When the leaves are fully crisp grab them by the stem and pull off the leaf portion. Collect all the crumbled leaves into a bowl, and discard the stems. The stems may be included in the tea if you wish to use them. Just make sure they are so dry they are brittle and snap when you break them. Caution. If using the stems they will be sharp when broken and this can be painful to work with. At this point wearing clean gloves would be helpful. Using both hands crush the leaves as small as you can. It’s best not to use a machine to do this. Doing this by hand it is easier to tell if the leaves are truly dry or if some of them may not be quite done. This isn’t always clear until the leaves have cooled and they are crumbled.

One year I put the dried leaves into a canning jar and screwed on the lid and ring. Some time later I took out the leaves to make tea and discovered they were moldy. It is important to be very attentive to how dry the leaves are, and any herbal leaf or flower for that matter. If the leaves are not dry enough they will seem leathery and instead of crumbling will more likely just wrinkle. They should be returned to the oven for another few minutes. I’ve been fooled more than once thinking they were dry enough, only to find a few that were leathery. These can spoil the whole batch.

If the house is dry and there are west side windows, the afternoon sun will do a lovely job of drying a cookie sheet full of leafy herbs even large ones like comfrey, in a matter of hours.

Once the leaves are dried crisp and crumbled then pour them into a glass canning jar. Plastic zip lock bags may be used but the jars really do keep them fresher. If bags are used then keep the bags of herbs inside another container with a tight lid. Label the container with the name of the leaves and the date collected.

A great way to use raspberry leaf tea is to make up a quart of it early in the day and then after it is strained keep it in a glass jar in the refrigerator. Do not keep it longer than 24 hours, rather make a new batch. The used tea leaves can be dug into flower pots, or used in the compost pile.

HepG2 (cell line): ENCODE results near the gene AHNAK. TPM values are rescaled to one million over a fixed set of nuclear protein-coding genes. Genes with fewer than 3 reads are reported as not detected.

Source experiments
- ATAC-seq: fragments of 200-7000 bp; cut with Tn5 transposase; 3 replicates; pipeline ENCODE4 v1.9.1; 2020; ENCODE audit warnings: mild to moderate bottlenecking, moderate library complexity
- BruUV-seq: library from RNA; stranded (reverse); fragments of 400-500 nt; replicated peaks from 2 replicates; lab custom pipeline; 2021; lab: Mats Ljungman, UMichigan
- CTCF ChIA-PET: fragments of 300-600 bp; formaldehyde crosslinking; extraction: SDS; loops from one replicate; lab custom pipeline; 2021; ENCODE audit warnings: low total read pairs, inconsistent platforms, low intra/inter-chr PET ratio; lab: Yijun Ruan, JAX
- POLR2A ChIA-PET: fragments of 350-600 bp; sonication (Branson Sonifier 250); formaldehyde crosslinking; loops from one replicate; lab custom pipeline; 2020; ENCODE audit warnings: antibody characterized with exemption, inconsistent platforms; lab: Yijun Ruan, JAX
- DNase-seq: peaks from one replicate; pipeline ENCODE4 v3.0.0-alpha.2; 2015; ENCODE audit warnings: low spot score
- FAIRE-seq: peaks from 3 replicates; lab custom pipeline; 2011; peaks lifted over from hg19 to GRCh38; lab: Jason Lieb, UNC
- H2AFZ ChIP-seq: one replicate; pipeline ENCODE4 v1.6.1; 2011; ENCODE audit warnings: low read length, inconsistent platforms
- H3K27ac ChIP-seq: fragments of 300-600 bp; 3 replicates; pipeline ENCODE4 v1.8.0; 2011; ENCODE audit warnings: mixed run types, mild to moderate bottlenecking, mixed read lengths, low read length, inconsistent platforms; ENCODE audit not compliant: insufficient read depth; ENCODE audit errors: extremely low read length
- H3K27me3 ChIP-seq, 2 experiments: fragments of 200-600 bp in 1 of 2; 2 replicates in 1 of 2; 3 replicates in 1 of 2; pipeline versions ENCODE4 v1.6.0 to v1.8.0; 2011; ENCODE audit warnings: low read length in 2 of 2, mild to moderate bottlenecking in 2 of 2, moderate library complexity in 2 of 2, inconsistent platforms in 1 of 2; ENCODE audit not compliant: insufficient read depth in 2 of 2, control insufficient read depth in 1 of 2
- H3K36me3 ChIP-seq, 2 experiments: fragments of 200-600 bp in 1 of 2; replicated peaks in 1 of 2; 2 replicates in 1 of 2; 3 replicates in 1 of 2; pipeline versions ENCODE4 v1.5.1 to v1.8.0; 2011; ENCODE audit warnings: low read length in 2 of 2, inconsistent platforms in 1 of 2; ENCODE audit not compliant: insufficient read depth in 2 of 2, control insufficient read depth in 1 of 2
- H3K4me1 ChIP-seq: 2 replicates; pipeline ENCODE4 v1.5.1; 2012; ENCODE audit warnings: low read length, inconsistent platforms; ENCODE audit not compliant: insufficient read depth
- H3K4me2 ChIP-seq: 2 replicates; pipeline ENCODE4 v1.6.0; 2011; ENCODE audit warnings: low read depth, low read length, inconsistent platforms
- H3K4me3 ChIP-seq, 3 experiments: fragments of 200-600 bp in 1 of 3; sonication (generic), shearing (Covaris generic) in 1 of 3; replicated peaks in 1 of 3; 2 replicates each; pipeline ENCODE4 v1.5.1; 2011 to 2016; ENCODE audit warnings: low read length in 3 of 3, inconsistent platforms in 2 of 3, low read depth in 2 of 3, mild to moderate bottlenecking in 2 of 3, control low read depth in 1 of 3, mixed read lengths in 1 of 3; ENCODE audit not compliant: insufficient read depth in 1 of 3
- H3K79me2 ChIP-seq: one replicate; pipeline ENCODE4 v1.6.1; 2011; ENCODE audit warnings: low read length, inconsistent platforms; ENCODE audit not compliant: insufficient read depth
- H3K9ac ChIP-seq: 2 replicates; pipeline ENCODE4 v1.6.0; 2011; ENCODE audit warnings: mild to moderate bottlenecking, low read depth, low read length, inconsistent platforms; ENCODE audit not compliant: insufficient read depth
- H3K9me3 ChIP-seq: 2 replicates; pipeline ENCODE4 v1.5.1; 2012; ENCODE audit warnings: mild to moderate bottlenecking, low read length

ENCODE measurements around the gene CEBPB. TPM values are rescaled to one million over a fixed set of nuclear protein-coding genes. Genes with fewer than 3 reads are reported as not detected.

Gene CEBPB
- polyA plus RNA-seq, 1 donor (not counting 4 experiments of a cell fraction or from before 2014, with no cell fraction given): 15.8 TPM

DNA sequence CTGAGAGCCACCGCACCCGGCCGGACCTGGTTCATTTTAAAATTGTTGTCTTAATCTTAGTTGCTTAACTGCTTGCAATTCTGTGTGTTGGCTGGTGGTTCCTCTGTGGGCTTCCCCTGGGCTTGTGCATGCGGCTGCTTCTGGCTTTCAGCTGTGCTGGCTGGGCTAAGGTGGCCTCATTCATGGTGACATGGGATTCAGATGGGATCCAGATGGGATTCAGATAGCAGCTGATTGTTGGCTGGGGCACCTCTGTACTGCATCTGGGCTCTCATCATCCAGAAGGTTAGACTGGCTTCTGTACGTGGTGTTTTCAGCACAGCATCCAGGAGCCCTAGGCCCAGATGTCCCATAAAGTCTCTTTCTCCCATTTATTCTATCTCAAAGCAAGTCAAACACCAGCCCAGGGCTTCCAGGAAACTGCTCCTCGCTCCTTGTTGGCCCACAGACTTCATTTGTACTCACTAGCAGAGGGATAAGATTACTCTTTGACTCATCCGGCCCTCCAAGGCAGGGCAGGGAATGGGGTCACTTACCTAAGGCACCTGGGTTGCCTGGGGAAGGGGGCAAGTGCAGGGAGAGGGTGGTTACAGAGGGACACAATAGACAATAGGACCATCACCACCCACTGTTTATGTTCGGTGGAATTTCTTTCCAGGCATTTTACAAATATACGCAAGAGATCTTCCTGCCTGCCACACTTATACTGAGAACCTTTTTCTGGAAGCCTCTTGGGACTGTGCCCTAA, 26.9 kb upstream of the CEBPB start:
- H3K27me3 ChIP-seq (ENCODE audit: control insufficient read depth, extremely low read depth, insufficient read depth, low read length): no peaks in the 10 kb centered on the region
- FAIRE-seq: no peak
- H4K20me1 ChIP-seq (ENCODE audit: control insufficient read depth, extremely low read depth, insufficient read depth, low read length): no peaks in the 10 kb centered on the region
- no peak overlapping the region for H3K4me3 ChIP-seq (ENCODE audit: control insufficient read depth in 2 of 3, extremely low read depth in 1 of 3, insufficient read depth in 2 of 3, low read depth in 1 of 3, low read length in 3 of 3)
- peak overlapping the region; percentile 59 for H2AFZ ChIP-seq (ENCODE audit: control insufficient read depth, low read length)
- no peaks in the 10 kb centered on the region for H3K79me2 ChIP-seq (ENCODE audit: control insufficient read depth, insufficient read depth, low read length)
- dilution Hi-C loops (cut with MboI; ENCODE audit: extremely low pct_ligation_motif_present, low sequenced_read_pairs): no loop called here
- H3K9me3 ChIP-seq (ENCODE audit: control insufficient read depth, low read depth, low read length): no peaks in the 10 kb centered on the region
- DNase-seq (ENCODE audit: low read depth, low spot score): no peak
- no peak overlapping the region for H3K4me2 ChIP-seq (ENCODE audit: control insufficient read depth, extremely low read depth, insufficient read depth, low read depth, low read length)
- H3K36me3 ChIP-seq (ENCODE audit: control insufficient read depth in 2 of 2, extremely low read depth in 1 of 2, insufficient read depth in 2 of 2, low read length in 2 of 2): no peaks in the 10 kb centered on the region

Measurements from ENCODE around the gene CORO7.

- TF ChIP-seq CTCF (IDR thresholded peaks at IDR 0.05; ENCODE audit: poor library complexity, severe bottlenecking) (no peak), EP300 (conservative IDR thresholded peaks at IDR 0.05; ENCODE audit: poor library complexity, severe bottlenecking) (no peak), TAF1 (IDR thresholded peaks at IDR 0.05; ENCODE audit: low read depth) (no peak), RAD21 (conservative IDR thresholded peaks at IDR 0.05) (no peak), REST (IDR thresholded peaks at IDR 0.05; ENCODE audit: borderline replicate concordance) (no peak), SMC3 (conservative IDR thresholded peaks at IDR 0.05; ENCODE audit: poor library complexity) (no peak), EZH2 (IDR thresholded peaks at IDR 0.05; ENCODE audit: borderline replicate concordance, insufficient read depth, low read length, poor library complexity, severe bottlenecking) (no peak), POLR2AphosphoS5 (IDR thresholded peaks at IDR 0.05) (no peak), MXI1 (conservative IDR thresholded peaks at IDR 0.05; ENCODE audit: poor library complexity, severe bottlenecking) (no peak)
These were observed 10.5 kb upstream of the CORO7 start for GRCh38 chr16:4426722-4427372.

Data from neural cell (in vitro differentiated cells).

The best time of the year to cut the suckers for tea is early August up until first frost. As the weather cools the leaves will become thicker and darker. The tea made with them will be stronger. A light frost will tinge the leaves with red or orange around the edges. If this is the only time to get the leaves then I’d use them. But ideally the leaves should be mature, undamaged by insects, organically grown or if wildcrafted, from areas where there are no fields close by that have been sprayed with chemicals. Also check that they have not been touched by frost, or diseases which will discolor or deform the leaves.

A note about the variety Caroline. For 5 years I’ve grown this variety and really love it. The bushes are low growing, about 3 feet, and more compact than the traditional raspberries like Latham or Heritage. Because of this growing habit and prolific fruit production Caroline would seem to be a good berry to grow in buckets under grow lights over winter, or in a south sunny window. They seem to just keep on producing berries with only deep cold stopping production.

Red Raspberry Leaf Tea, health benefits.

The following article on Red Raspberry Leaf Tea is from Herbal Legacy Articles and can be found at:

This article is provided as information only and is not intended to replace medical advice.

Many people however have used red raspberry leaf tea without any side effects. It has a pleasant slightly astringent taste. One mother I know mixed it with apple juice in order to get her children to drink it since they were not used to drinking tea.